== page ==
A number of factors are associated with an increased risk of cerebral palsy.

Maternal health

Certain infections or health problems during pregnancy can significantly increase the risk of giving birth to a baby with cerebral palsy. Infections of particular concern include:

  • German measles (rubella). Rubella is a viral infection that can cause serious birth defects. It can be prevented with a vaccine.
  • Chickenpox (varicella). Chickenpox is a contagious viral infection that causes itching and rashes, and it can cause pregnancy complications. It can be prevented with a vaccine.
  • Cytomegalovirus. Cytomegalovirus is a common virus that causes flu-like symptoms and may lead to birth defects if a mother experiences her first active infection during pregnancy.
  • Toxoplasmosis. Toxoplasmosis is a parasitic infection caused by a parasite found in contaminated food, soil and the feces of infected cats.
  • Syphilis. Syphilis is a sexually transmitted bacterial infection.
  • Exposure to toxins. Exposure to toxins, such as methyl mercury, can increase the risk of birth defects.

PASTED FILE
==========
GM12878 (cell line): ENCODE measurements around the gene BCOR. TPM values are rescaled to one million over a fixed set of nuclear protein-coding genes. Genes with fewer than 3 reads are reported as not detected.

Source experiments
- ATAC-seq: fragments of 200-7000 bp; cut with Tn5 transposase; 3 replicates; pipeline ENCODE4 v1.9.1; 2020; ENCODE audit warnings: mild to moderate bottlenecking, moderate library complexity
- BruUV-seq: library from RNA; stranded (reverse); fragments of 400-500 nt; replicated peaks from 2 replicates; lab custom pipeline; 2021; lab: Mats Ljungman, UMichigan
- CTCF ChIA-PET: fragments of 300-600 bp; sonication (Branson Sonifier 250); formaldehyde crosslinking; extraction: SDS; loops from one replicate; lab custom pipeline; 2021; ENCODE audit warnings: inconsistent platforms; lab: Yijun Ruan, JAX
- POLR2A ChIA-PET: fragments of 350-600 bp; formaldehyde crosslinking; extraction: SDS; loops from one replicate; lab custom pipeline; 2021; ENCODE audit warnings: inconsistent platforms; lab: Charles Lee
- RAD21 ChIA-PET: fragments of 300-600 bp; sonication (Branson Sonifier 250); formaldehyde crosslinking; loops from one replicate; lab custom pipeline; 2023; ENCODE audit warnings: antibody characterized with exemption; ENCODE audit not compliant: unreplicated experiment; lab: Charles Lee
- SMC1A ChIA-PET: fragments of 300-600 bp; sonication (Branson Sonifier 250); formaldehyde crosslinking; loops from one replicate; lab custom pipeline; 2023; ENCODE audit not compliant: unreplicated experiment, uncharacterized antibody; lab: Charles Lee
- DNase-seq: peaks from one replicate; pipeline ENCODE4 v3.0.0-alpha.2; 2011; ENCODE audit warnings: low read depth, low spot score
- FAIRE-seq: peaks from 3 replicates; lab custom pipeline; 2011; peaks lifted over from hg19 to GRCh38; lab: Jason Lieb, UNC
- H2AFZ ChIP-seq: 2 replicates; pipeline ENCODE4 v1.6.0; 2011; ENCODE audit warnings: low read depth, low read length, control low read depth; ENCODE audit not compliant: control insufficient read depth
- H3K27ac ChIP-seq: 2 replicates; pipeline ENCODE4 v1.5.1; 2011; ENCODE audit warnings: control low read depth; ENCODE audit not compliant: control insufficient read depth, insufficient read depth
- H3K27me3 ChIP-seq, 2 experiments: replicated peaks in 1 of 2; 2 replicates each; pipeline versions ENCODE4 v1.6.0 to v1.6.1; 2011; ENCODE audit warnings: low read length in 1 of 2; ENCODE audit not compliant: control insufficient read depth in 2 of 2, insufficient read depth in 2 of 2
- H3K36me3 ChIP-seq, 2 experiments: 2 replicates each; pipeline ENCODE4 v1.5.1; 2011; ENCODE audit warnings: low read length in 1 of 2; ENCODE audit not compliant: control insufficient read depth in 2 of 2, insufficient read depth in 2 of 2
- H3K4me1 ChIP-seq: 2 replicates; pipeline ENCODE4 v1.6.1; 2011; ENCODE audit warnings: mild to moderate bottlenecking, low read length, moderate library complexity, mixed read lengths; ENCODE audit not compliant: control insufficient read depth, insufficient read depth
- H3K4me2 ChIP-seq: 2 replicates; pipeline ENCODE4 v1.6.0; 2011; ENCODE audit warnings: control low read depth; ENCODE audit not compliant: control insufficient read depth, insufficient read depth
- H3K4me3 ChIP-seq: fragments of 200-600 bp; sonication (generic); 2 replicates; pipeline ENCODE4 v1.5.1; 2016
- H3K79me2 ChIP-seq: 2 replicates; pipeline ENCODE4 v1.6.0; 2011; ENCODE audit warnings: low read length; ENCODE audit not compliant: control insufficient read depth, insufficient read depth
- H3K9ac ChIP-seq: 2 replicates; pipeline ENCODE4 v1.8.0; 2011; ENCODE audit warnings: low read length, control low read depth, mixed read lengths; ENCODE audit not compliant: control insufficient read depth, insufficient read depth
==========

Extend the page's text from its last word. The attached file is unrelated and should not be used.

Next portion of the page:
• Other conditions. Other conditions may increase the risk of cerebral palsy, such as thyroid problems, intellectual disabilities or seizures.

Infant illness

Illnesses in a newborn baby that can greatly increase the risk of cerebral palsy include:

  • Bacterial meningitis. This is a bacterial infection that causes inflammation in the membranes that surround the brain and spinal cord.
  • Viral encephalitis. This viral infection causes inflammation in the membranes that surround the brain and spinal cord.
  • Severe or untreated jaundice. Jaundice is a condition that appears as a yellowing of the skin. Jaundice occurs when certain byproducts of "used" blood cells aren't filtered from the bloodstream.

Other factors of pregnancy and birth

Other factors of pregnancy or birth that are associated with an increased risk of cerebral palsy include:

  • Premature birth. A normal pregnancy lasts 40 weeks. Babies who are born fewer than 37 weeks into the pregnancy are at higher risk of cerebral palsy. The earlier the baby is born, the greater the risk of cerebral palsy.
  • Low birth weight. Babies who weigh less than 5.5 pounds (2.5 kilograms) are at higher risk of developing cerebral palsy. This risk increases as birth weight drops.
  • Breech births. Babies with cerebral palsy are more likely to be in a feet-first position (breech presentation) at the beginning of labor rather than in a headfirst position.
  • Multiple babies. The risk of cerebral palsy increases with the number of babies sharing the uterus. If one or more of the babies die, the chance that the survivors may have cerebral palsy increases.
Aug. 16, 2013

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